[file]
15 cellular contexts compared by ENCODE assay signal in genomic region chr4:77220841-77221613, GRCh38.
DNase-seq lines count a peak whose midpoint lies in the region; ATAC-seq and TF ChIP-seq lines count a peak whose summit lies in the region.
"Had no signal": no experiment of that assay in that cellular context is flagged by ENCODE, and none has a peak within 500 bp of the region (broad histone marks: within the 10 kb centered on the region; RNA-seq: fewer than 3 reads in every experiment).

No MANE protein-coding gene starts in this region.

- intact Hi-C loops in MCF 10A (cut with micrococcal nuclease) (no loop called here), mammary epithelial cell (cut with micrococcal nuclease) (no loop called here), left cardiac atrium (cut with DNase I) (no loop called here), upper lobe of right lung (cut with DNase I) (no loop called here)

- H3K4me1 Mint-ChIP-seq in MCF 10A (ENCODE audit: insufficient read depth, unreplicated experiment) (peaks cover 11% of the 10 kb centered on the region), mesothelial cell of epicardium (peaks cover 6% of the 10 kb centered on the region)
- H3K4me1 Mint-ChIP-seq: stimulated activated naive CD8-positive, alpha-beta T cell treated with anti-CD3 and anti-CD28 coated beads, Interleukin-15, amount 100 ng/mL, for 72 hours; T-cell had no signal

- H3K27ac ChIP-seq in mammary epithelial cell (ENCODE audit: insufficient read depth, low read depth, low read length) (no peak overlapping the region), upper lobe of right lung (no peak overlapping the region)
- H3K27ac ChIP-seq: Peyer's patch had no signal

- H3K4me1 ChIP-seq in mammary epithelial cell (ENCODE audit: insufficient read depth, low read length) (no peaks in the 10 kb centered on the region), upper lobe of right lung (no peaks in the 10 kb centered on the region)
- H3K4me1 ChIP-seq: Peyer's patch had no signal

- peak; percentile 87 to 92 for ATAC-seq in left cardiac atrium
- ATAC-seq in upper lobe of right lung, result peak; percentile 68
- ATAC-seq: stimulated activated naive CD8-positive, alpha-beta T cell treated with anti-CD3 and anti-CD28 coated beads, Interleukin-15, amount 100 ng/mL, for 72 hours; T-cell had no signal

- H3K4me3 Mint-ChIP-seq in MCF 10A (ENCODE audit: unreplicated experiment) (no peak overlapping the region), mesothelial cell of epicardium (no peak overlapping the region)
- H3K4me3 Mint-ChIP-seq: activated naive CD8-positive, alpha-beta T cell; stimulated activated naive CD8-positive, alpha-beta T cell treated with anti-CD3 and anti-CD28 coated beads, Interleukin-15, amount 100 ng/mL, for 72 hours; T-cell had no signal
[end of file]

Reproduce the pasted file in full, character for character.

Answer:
15 cellular contexts compared by ENCODE assay signal in genomic region chr4:77220841-77221613, GRCh38.
DNase-seq lines count a peak whose midpoint lies in the region; ATAC-seq and TF ChIP-seq lines count a peak whose summit lies in the region.
"Had no signal": no experiment of that assay in that cellular context is flagged by ENCODE, and none has a peak within 500 bp of the region (broad histone marks: within the 10 kb centered on the region; RNA-seq: fewer than 3 reads in every experiment).

No MANE protein-coding gene starts in this region.

- intact Hi-C loops in MCF 10A (cut with micrococcal nuclease) (no loop called here), mammary epithelial cell (cut with micrococcal nuclease) (no loop called here), left cardiac atrium (cut with DNase I) (no loop called here), upper lobe of right lung (cut with DNase I) (no loop called here)

- H3K4me1 Mint-ChIP-seq in MCF 10A (ENCODE audit: insufficient read depth, unreplicated experiment) (peaks cover 11% of the 10 kb centered on the region), mesothelial cell of epicardium (peaks cover 6% of the 10 kb centered on the region)
- H3K4me1 Mint-ChIP-seq: stimulated activated naive CD8-positive, alpha-beta T cell treated with anti-CD3 and anti-CD28 coated beads, Interleukin-15, amount 100 ng/mL, for 72 hours; T-cell had no signal

- H3K27ac ChIP-seq in mammary epithelial cell (ENCODE audit: insufficient read depth, low read depth, low read length) (no peak overlapping the region), upper lobe of right lung (no peak overlapping the region)
- H3K27ac ChIP-seq: Peyer's patch had no signal

- H3K4me1 ChIP-seq in mammary epithelial cell (ENCODE audit: insufficient read depth, low read length) (no peaks in the 10 kb centered on the region), upper lobe of right lung (no peaks in the 10 kb centered on the region)
- H3K4me1 ChIP-seq: Peyer's patch had no signal

- peak; percentile 87 to 92 for ATAC-seq in left cardiac atrium
- ATAC-seq in upper lobe of right lung, result peak; percentile 68
- ATAC-seq: stimulated activated naive CD8-positive, alpha-beta T cell treated with anti-CD3 and anti-CD28 coated beads, Interleukin-15, amount 100 ng/mL, for 72 hours; T-cell had no signal

- H3K4me3 Mint-ChIP-seq in MCF 10A (ENCODE audit: unreplicated experiment) (no peak overlapping the region), mesothelial cell of epicardium (no peak overlapping the region)
- H3K4me3 Mint-ChIP-seq: activated naive CD8-positive, alpha-beta T cell; stimulated activated naive CD8-positive, alpha-beta T cell treated with anti-CD3 and anti-CD28 coated beads, Interleukin-15, amount 100 ng/mL, for 72 hours; T-cell had no signal